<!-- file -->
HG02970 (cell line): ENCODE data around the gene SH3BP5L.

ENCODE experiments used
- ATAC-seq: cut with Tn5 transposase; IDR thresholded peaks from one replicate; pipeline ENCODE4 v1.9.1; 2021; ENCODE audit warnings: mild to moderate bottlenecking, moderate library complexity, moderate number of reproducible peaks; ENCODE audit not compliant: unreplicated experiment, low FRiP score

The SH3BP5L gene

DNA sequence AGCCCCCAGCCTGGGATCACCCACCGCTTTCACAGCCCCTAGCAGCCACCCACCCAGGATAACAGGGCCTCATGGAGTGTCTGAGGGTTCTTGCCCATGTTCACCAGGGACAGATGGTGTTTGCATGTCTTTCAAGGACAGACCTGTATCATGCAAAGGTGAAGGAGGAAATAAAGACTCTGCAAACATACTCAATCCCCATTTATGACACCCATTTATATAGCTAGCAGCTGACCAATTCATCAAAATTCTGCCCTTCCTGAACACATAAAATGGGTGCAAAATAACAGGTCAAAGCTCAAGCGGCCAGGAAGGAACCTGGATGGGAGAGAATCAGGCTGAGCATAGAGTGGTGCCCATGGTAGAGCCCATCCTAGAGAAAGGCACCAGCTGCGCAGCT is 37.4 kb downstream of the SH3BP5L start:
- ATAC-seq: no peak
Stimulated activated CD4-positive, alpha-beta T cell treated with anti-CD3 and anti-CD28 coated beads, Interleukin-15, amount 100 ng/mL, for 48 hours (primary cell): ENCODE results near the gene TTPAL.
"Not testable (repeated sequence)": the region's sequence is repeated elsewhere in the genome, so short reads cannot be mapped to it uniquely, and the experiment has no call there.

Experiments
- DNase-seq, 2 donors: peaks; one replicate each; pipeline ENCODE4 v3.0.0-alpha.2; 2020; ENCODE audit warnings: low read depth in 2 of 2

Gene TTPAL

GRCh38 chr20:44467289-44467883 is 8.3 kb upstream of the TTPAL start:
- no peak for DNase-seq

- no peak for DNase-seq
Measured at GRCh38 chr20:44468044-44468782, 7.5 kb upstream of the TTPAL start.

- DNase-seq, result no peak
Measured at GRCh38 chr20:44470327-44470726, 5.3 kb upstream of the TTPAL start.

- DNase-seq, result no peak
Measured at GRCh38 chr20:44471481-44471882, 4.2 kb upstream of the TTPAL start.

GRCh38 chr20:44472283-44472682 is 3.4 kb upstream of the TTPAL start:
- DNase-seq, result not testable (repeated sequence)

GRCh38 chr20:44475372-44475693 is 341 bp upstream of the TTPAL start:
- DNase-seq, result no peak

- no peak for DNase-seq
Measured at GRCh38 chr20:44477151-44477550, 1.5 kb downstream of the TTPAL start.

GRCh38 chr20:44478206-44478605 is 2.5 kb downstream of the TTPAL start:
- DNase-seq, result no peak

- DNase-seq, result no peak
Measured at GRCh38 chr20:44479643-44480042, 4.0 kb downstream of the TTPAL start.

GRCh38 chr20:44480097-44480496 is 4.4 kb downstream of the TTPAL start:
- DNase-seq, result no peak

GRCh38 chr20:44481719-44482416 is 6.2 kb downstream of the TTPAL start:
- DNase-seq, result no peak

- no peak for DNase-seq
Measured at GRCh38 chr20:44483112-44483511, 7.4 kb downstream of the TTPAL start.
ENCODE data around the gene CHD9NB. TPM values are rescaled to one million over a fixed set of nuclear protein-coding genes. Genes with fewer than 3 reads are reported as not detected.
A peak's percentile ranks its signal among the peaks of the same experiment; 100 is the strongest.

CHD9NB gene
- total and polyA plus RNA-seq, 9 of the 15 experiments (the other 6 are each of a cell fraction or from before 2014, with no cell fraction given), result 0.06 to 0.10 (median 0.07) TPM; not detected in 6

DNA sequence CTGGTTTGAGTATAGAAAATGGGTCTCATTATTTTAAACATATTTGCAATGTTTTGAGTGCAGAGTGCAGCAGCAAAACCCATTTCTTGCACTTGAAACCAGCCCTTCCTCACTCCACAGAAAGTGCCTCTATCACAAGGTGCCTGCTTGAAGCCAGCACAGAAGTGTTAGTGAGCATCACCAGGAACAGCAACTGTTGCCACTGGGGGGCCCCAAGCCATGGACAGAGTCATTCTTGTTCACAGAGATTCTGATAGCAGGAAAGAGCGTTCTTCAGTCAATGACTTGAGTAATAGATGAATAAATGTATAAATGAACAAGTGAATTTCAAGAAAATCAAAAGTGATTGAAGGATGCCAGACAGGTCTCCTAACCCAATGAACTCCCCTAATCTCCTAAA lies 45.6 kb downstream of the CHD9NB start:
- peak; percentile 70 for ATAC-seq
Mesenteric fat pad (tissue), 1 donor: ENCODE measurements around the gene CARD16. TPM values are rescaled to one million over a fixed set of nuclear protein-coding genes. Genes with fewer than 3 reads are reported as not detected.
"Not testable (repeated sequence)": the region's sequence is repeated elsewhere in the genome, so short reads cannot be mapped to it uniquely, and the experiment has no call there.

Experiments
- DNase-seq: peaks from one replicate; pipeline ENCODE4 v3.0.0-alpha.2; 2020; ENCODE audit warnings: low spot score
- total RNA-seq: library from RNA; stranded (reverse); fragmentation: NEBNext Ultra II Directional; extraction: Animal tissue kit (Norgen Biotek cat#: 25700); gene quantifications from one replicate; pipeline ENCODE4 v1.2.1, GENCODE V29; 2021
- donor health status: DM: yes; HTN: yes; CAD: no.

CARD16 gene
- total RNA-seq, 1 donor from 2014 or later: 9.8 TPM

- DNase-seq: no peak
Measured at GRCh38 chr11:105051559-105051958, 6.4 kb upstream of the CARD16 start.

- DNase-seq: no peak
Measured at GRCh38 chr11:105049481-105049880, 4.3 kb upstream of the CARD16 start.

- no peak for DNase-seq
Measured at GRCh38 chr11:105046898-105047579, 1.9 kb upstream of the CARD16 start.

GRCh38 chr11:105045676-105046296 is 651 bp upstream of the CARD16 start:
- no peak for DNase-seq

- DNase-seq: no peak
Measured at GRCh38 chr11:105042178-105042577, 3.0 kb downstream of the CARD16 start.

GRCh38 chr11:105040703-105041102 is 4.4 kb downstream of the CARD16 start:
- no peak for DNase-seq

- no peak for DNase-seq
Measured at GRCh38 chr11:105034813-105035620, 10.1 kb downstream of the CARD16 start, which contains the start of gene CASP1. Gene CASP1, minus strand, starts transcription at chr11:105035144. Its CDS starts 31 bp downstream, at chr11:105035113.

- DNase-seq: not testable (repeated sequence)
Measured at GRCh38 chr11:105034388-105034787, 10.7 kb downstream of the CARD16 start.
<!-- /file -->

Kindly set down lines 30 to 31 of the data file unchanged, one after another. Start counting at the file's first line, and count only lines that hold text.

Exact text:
GRCh38 chr20:44480097-44480496 is 4.4 kb downstream of the TTPAL start:
- DNase-seq, result no peak